Each of these insights are encapsulated in the “Intelligent Fast Failure” (IFF) principle presented in the CIC course and further described in Prof. Matson’s book, “Innovate or Die!”:

The “Intelligent” part refers to gaining as much knowledge as possible from each failure. The “Fast” part means speeding up the trials to quickly map the unknown thereby minimizing frustration and resources spent.

The “fast” part also increases the pool of “adjacent possibilities” and raises the potential for successful innovations to emerge from the process.

The Test

Has all this experimentation and thought practice made a difference in my ability to respond more creatively in stressful situations? A full-on test in crisis mode hasn’t happened as yet. And frankly, I’d count my self fortunate if I never had to face such a test again. But there are indications the changes are having a positive effect.

These days, work typically offers the most abundant opportunities for stressful situations. Most recently, I was tasked with coordinating a significant change in how an organization went about the process of completing projects. The prevailing process had deep roots in the company’s culture and was incapable of scaling to meet growth goals for the organization. With so much personal investment into the old way of doing things, implementing a more agile and scalable process was going to require as much mediation and negotiation as it was process definition and skill development.

Using the techniques and methods that support the IFF principle, I have been successfully implementing a wide range of new ideas and process improvements into the organization in a way that makes them appear less as a threat and more as a value to each of the stakeholders.


Photo by Ameen Fahmy on Unsplash

Accidental Social Capital and Status

 

I was made aware recently that I have accidentally acquired some interesting social status: I’m not on Facebook. Apparently, it isn’t just that I’m not on Facebook, its that I’ve never had a Facebook account. I’ve also never had accounts with:

  •  MySpace
  • Twitter
  • Instagram
  • TikTok
  • Pinterest
  • Snapchat
  • Reddit
  • Parler
  • The list goes on and on.

I am fairly active on LinkedIn and for a brief time had a Gab account after it first launched. The latter looked like another cesspool in the making so I deleted the account and moved on.

Acquiring this status wasn’t entirely accidental, even if it wasn’t by design. It was clear early on that the only way to win the race to the bottom of the social-on-line game was to not play at all. I’d seen this movie before. I had some experience with this environment in the pre-world-wide-web days of USENET newsgroups so it was pretty easy to see where this was heading. Thought I’d seen some epic flame wars on USENET but USENET newsgroups are to 21st century social media as camp fires are to nuclear explosions, as head colds are to social diseases.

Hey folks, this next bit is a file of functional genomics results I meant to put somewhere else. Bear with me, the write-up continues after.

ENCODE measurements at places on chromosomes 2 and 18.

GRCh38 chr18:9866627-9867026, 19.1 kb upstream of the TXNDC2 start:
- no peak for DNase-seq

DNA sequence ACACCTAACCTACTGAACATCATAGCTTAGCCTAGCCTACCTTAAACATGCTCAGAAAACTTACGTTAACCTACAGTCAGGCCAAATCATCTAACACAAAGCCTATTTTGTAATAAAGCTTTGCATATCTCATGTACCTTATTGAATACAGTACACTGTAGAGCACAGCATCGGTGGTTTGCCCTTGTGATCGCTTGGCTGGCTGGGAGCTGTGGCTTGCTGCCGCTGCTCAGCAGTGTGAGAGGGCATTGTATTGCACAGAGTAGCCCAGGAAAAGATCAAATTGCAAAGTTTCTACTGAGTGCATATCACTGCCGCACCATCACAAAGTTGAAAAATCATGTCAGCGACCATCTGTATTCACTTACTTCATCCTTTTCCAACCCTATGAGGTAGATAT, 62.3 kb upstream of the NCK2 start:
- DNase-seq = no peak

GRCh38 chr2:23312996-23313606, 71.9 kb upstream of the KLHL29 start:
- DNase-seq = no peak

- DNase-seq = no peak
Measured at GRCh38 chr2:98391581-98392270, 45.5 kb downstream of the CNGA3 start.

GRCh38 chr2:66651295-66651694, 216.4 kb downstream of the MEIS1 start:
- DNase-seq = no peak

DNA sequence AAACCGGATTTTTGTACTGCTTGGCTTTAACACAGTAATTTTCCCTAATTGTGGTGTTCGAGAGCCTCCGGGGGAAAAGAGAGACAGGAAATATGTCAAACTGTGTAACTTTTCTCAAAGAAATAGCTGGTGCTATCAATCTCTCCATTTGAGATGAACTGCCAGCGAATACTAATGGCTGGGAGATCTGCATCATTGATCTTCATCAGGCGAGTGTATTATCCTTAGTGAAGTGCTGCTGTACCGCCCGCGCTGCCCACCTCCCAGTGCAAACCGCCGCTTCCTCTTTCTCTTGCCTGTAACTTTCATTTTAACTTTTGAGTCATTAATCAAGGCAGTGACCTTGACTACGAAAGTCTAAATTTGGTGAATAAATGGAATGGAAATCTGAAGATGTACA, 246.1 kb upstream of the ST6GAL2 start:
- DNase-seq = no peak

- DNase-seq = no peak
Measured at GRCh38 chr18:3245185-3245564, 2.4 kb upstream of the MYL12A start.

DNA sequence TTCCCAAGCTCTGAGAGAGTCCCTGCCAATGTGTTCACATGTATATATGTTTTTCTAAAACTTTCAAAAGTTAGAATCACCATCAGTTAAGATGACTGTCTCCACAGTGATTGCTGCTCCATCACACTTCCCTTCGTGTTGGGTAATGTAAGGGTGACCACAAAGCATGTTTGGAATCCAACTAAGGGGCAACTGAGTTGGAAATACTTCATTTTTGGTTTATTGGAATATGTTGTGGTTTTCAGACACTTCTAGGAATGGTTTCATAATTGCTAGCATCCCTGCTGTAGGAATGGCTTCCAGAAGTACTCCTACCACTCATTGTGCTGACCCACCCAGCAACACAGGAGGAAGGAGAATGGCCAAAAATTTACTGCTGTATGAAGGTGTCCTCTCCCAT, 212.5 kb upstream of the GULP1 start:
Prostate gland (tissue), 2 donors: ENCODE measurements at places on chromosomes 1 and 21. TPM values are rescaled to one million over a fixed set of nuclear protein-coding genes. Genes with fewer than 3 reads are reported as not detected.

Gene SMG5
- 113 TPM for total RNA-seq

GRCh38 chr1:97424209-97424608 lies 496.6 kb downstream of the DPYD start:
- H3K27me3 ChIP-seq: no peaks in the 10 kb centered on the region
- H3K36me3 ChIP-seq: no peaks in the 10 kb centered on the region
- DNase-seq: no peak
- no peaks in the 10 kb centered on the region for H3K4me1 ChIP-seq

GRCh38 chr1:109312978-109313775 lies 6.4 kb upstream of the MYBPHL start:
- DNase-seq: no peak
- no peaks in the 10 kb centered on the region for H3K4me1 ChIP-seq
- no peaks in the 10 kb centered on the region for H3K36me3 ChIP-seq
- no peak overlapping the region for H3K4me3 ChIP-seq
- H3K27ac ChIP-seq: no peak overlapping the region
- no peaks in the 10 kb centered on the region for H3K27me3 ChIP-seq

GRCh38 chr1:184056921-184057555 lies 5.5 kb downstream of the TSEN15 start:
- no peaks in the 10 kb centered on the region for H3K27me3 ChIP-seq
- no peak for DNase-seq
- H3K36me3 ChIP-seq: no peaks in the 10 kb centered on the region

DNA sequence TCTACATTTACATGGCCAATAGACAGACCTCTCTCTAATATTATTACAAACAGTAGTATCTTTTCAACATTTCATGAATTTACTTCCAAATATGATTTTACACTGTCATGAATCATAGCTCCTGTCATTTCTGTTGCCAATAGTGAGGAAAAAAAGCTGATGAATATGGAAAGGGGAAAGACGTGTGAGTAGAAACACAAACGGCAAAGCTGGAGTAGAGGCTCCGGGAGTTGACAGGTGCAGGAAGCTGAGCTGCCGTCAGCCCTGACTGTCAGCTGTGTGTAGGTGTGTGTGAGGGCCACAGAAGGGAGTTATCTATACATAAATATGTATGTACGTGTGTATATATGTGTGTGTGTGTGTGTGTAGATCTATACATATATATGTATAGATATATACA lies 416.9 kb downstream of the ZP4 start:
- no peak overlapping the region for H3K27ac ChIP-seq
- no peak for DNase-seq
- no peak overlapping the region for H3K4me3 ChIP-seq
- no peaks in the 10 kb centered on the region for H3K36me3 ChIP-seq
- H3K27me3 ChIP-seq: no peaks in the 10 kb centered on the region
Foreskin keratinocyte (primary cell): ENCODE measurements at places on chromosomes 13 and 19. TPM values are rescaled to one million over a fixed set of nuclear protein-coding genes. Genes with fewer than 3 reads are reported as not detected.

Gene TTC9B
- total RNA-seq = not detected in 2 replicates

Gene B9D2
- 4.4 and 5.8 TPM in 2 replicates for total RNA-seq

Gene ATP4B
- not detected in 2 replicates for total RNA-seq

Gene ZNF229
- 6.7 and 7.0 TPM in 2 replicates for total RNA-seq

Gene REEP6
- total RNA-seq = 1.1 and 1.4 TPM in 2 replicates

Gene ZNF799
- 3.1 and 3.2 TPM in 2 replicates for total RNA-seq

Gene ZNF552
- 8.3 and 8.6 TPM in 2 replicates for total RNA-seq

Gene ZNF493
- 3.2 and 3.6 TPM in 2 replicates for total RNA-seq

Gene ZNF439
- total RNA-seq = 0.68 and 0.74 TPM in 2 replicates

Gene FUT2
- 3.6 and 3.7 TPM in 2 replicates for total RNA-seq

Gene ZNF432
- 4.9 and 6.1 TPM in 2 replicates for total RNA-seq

I’m not so naive to think just because I don’t participate in the vast majority of social media that others haven’t contributed data about me without my knowledge or consent nor that I’m immune to the effects of social media. It’s that nuclear explosion thing. I can’t help but be aware of the blast and getting caught in the blast zone, even being targeted for the epicenter are known risks. While zillions of people are blithely working to feed The Beast’s insatiable need for data in exchange for nano hits of dopamine, my efforts are focused on how to avoid the growing tar pit that oozes from The Beast. I study how others have inadvertently been lured into the hot mess and, even more valuable, those few who have successfully wrestled themselves free.

Neither do I think social media is devoid of value or purpose. This is where LinkedIn (so far) seems to rise above the base rabble. There is a modicum of professionalism and elevated expectation of how one behaves on LinkedIn. (Although, I see signs of this eroding at an accelerated pace.)

As I see it, there is no way I can reliably cash in on this newly acquired social capital and status. It’s value is dubious. A small-talk starter at parties. A novelty. A non-thing that’s interesting like not having purple hair, tattoos, and a pierced face is interesting. To really leverage it, I’d have to jump into the social media quagmire, thereby emptying the account or, more likely, go into serious debt. In the end, carefully curated piles of garbage are still garbage.

So there it sits. A helluva thing, maybe valuable only as a note on my headstone.

Here rests Gregory Engel.
@nothing, @nowhere
He lived in the real world.

Teams, Tribes, and Community – 0.1.0

Several months ago, I made bold decision: Take command of the helm for a brilliant tribe of diverse creative thinkers dedicated to helping each other succeed. This is the first of an on-going series of posts – maybe once or twice a month – describing this evolving effort.